‘Virtual Tumor’ Personalize Cancer Treatment
The computer simulations – or “virtual tumors” – are the result of a collaboration between researchers at the University of Iowa College of Dentistry and a private company Cellworks Group Inc.
Many cancers are able to avoid attack from a patient’s immune system by overriding their “immune checkpoints” – molecules on immune cells that need to be activated or silenced to start an immune response.
Immunotherapy drugs that target these checkpoints hold a lot of promise as cancer treatments. They are often made of antibodies that unleash an attack on the cancer cells.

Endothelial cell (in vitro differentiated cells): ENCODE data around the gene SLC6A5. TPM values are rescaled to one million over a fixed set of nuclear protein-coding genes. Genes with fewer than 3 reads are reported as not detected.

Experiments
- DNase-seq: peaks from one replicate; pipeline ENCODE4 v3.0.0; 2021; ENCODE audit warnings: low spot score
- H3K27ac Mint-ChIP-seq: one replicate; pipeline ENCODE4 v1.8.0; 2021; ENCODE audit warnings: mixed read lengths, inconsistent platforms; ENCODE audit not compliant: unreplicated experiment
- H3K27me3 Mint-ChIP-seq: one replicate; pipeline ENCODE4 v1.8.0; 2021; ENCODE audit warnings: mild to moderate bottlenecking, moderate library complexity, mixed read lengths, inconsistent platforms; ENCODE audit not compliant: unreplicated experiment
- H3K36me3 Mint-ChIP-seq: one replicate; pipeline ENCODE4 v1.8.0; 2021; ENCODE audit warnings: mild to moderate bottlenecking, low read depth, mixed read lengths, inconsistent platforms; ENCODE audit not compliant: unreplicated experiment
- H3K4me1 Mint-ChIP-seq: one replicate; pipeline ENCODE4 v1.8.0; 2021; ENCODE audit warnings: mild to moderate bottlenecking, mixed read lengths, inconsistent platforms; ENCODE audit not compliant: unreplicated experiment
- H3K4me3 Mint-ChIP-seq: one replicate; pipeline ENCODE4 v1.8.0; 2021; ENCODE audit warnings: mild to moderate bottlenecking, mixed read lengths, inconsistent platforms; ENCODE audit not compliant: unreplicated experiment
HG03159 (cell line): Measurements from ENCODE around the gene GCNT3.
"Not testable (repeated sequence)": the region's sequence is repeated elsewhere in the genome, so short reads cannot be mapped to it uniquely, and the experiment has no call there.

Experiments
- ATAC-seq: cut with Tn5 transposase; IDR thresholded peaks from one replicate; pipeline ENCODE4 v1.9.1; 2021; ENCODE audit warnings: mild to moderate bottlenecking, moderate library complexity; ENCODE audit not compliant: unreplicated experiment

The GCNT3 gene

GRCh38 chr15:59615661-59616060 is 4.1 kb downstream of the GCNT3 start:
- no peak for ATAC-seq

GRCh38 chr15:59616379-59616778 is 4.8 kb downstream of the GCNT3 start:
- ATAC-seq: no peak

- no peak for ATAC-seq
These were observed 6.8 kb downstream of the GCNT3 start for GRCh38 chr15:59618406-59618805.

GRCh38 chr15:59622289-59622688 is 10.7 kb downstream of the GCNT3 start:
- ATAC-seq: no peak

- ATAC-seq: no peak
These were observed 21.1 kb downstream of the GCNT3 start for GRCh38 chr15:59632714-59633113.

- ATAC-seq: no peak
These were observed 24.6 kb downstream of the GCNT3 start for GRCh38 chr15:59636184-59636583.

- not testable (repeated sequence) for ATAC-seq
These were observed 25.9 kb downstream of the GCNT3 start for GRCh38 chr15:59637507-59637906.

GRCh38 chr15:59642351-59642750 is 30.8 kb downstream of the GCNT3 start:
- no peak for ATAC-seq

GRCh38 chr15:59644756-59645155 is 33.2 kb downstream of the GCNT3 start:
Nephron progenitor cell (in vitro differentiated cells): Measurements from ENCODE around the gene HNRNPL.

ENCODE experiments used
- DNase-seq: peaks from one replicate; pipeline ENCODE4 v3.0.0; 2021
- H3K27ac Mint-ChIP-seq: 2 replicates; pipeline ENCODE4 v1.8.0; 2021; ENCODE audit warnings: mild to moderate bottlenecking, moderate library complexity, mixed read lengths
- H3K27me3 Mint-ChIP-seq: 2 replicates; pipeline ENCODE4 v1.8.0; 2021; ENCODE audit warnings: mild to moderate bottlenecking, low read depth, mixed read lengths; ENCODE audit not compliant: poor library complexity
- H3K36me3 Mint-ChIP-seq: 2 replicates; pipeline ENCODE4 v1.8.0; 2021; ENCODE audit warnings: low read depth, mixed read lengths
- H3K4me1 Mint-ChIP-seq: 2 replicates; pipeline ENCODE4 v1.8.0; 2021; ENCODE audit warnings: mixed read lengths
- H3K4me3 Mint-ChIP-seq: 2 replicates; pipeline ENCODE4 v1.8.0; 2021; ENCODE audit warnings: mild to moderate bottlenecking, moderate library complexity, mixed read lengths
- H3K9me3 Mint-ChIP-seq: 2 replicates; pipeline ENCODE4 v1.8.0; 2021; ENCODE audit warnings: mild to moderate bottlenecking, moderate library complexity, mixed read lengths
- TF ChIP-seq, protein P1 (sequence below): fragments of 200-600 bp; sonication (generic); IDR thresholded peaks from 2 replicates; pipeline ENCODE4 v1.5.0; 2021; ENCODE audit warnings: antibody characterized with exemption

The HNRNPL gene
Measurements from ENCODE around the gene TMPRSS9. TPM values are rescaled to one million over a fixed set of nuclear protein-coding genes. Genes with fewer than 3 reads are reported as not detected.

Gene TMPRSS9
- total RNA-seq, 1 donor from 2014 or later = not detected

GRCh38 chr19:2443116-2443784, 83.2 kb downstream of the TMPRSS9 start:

The researchers believe they can increase the effectiveness of the drugs by making them specific to the genetic makeup of the individual tumor’s cells.
To develop the approach, they first take the genetic information from a patient’s cancer cell and load it into the simulation to predict the responses of certain immune checkpoints to particular drugs.
They then grow live cells in the lab with the same genetic makeup and see if the drug produces the same reaction in the cells’ immune checkpoints.
If the responses from the virtual tumor and the real live cells match, then the team has identified a treatment that will work for that individual patient.
If the results are different, then more work needs to be done to align the model to the live cells.